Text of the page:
Let's be honest - training your dog can be a challenging task at the best of times, so it's not hard to see how it can be derailed entirely by a well meaning passersby wanting to stop and pet your pup while you're in the middle of trying to teach them a new skill.
Many of us struggle to know how to put a stop to unwelcome interactions without coming across as rude, but alongside having plenty of the best dog treats to hand, one of the quickest and easiest ways to set your canine companion up for training success is to send a clear message that your dog can't be approached.
So, how exactly do you go about doing that? Well, according to Juliana DeWillems, owner and head trainer at JW Dog Training & Behavior, it's all about being proactive. In a video shared to Instagram, which you can view below, she outlines how to signal that your dog is off limits and why it's so important.
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"We know how frustrating and sometimes dangerous it can be when people walk right up to your dog and try to interact with your dog without asking," DeWillems explains.
After thinking through how best to approach this in relation to her own puppy, DeWillems trialled an idea which she was surprised to discover was super effective in getting people to leave her pup in peace during training sessions.
"We proactively put 'DO NOT PET' and 'IN TRAINING' gear on our dog before heading out for a training session where we didn't want people to interact with him and it helped so much," DeWillems says in the video.
She goes on to explain that while people would still look (after all, her puppy is adorable!), they noticed the bright 'DO NOT PET' leash and stopped themselves from reaching down to give him a pet or a cuddle.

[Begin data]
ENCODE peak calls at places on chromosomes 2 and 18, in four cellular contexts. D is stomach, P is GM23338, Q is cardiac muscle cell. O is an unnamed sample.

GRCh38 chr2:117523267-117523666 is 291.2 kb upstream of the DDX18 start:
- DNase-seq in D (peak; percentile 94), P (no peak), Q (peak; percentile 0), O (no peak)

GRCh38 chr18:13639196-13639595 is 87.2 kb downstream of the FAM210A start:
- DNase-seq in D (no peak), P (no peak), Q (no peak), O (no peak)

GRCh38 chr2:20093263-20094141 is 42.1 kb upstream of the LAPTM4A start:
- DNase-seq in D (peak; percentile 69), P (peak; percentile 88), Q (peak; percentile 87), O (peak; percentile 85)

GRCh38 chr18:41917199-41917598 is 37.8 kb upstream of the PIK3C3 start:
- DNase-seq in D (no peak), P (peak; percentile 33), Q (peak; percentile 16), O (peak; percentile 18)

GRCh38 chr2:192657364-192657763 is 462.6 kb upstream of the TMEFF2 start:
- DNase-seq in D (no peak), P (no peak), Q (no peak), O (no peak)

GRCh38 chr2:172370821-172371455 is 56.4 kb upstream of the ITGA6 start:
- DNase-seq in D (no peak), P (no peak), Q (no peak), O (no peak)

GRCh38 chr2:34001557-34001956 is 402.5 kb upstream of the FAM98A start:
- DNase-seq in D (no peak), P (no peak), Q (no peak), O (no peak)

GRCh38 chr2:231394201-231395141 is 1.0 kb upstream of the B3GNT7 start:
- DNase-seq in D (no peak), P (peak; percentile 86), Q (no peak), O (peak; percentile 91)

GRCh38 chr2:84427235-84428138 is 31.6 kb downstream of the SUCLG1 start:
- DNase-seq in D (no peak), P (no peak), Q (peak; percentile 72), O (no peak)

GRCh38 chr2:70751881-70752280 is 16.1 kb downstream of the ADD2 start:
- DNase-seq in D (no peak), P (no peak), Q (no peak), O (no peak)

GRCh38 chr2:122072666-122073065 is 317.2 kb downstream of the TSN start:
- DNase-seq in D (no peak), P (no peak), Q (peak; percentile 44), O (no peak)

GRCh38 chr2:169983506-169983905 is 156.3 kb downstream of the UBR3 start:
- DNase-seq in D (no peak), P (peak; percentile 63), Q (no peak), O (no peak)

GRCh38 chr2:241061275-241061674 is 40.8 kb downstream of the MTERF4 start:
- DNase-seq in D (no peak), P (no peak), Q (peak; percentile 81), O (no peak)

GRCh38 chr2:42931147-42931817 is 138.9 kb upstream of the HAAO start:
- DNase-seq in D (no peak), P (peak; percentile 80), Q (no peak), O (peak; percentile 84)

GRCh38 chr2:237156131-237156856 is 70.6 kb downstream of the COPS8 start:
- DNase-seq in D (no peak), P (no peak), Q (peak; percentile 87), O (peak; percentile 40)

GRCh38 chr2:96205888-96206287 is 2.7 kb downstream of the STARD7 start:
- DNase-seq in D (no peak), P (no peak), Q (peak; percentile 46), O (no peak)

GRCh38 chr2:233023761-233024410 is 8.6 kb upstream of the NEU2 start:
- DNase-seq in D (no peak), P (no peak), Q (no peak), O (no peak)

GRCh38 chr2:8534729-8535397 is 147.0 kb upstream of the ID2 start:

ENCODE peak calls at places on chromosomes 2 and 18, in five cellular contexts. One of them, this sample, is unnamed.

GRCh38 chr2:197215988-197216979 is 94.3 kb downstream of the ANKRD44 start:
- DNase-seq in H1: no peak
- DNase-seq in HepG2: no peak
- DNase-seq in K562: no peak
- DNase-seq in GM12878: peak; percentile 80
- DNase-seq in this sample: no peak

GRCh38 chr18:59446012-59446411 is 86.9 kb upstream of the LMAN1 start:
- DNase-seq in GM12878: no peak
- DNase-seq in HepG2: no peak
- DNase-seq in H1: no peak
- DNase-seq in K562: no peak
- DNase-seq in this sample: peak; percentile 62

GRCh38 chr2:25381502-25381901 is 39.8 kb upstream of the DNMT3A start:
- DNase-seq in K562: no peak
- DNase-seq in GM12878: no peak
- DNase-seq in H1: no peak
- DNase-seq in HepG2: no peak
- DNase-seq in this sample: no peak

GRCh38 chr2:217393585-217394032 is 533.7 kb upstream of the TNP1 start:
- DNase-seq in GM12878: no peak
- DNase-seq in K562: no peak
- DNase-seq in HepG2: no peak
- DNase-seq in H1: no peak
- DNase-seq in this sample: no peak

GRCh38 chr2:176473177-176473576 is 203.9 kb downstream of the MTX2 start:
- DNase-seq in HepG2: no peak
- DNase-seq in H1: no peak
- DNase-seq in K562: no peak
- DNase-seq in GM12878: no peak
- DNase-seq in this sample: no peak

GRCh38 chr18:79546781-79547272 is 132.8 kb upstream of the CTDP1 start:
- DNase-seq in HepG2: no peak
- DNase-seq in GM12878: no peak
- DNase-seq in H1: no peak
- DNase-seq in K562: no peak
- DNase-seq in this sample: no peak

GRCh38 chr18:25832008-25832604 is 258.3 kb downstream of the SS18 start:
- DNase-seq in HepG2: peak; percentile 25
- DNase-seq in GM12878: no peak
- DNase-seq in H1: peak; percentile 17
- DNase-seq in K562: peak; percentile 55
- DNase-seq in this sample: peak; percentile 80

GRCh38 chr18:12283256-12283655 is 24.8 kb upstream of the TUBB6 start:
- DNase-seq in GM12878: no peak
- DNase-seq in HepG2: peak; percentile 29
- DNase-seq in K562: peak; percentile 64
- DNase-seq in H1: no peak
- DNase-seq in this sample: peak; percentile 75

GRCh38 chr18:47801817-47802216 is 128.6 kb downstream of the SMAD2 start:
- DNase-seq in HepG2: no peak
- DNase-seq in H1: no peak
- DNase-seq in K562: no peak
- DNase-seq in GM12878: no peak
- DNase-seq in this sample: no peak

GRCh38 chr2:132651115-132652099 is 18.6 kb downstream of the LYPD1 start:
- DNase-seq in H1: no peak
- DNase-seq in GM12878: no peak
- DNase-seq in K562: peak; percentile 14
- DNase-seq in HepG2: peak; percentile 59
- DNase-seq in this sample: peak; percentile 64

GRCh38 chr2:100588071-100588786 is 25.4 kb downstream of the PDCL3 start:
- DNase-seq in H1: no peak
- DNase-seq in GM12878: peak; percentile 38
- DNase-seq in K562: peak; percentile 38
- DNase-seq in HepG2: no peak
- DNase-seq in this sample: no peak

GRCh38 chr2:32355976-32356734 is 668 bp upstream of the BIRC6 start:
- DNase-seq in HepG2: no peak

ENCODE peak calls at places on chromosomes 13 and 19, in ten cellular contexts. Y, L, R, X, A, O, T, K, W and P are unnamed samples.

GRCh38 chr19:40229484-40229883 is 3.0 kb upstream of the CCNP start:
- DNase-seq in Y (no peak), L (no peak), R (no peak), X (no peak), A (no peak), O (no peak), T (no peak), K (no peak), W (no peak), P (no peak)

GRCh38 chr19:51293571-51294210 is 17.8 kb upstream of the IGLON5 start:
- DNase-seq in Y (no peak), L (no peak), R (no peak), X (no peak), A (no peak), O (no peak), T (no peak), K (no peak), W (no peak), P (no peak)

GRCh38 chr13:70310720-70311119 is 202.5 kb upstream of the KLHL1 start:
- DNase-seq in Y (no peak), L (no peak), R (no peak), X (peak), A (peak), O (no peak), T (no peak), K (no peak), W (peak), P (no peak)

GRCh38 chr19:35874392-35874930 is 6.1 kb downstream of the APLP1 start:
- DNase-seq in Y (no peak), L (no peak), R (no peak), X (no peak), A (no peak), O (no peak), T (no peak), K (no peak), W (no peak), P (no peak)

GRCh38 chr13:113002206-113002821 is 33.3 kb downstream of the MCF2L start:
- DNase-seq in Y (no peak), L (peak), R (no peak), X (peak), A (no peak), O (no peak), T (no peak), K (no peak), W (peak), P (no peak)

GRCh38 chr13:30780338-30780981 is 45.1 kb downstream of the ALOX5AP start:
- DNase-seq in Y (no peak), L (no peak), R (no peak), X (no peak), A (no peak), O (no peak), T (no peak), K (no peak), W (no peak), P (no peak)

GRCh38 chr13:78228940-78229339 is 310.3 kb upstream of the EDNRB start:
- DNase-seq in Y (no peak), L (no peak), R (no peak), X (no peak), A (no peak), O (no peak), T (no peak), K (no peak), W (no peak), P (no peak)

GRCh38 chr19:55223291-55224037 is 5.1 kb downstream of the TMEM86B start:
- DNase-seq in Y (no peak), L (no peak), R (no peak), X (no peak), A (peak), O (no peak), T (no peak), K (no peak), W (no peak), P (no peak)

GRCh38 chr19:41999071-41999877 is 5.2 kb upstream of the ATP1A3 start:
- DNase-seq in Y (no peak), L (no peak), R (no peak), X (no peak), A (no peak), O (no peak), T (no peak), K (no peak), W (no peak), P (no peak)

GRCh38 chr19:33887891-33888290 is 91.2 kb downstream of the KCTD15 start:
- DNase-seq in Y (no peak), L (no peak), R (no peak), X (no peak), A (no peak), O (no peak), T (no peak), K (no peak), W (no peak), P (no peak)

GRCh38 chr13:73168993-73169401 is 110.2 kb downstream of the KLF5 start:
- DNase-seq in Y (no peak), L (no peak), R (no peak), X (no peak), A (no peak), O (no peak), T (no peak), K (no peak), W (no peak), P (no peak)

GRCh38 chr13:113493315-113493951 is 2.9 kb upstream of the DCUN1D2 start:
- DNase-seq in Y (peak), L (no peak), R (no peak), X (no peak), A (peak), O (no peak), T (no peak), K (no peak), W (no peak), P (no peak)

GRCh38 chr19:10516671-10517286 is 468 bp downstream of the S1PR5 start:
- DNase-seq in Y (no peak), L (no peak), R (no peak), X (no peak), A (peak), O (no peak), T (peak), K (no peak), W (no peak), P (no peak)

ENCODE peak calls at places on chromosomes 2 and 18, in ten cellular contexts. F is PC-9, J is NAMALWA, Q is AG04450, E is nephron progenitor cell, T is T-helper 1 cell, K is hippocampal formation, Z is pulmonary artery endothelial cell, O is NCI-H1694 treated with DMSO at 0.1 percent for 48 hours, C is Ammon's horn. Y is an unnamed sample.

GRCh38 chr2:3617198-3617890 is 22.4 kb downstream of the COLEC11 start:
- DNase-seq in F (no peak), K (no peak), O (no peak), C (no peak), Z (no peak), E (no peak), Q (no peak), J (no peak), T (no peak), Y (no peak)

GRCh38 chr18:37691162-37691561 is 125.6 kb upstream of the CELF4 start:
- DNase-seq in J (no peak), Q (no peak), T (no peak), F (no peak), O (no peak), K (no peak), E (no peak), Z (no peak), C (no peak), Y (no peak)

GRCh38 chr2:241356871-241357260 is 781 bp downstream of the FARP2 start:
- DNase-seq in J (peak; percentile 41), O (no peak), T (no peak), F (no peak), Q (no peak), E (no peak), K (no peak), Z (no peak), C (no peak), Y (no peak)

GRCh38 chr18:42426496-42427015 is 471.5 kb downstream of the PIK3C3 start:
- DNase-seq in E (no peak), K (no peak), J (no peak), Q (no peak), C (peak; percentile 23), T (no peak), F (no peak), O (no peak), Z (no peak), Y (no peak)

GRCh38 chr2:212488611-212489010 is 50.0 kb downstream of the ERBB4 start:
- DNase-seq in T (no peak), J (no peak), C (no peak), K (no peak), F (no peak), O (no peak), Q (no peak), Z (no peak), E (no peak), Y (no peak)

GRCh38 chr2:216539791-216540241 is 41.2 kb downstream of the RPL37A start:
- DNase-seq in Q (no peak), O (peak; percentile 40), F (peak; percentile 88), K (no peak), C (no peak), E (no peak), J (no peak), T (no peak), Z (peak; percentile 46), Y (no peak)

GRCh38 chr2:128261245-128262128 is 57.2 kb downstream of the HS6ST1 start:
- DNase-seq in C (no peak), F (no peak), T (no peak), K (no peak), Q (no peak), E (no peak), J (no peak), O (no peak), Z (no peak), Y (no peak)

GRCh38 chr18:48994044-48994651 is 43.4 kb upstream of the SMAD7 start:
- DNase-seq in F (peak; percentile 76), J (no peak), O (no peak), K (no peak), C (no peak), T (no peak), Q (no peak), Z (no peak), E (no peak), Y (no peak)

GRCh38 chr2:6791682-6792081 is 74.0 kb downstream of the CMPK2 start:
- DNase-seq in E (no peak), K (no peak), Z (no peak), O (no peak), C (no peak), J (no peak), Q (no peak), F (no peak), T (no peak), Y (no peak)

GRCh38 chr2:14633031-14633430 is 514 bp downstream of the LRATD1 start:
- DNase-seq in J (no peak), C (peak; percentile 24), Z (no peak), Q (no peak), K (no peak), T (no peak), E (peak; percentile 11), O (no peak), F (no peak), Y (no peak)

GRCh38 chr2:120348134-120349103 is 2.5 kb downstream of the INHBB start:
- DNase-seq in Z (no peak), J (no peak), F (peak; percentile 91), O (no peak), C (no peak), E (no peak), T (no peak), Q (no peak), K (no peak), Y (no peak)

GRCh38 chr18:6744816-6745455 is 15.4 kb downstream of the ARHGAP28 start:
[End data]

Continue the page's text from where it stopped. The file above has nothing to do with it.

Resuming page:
"Sometimes it would spark conversation, sometimes it wouldn't," DeWillems explains, "But it was one helpful barrier to prevent unwanted interactions."
While some people may still try to engage with your dog, DeWillems says the situation becomes that much easier if your pup is kitted out in clothing with a strong message that you can then use to politely yet firmly stop the interaction.
"You don’t owe anyone an explanation or an interaction. Your dog’s well-being comes first before the desires of a stranger. We know verbally advocating for your dog or telling a stranger what to do can be uncomfortable, which is all the more reason we love the physical gear to do some of the talking for us."
DeWillems goes on to state that there are so many benefits to having people ignore you and your dog when you're out and about. "Whether you're training real life skills, and the environment is distracting enough without adding in a bunch of attention from strangers, or your dog is nervous and can be reactive, advocating for your dog can be really important and having a visual to help you do that can make all the difference."
If you want to lower your dog's stress and anxiety levels during training and give their focus and engagement a boost, DeWillems tip is well worth considering. For more useful training tips, be sure to check out our guides to how to crate train a dog and how to stop a dog from jumping up.
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Kathryn is a freelance writer who has spent the past three years dividing her writing time between her two great loves - pets and health and wellness. When she’s not busy crafting the perfect sentence for her features, buying guides and news pieces, she can be found hanging out with a very mischievous Cocker Spaniel and a super sassy cat, drinking copious amounts of Jasmine tea and reading all the books.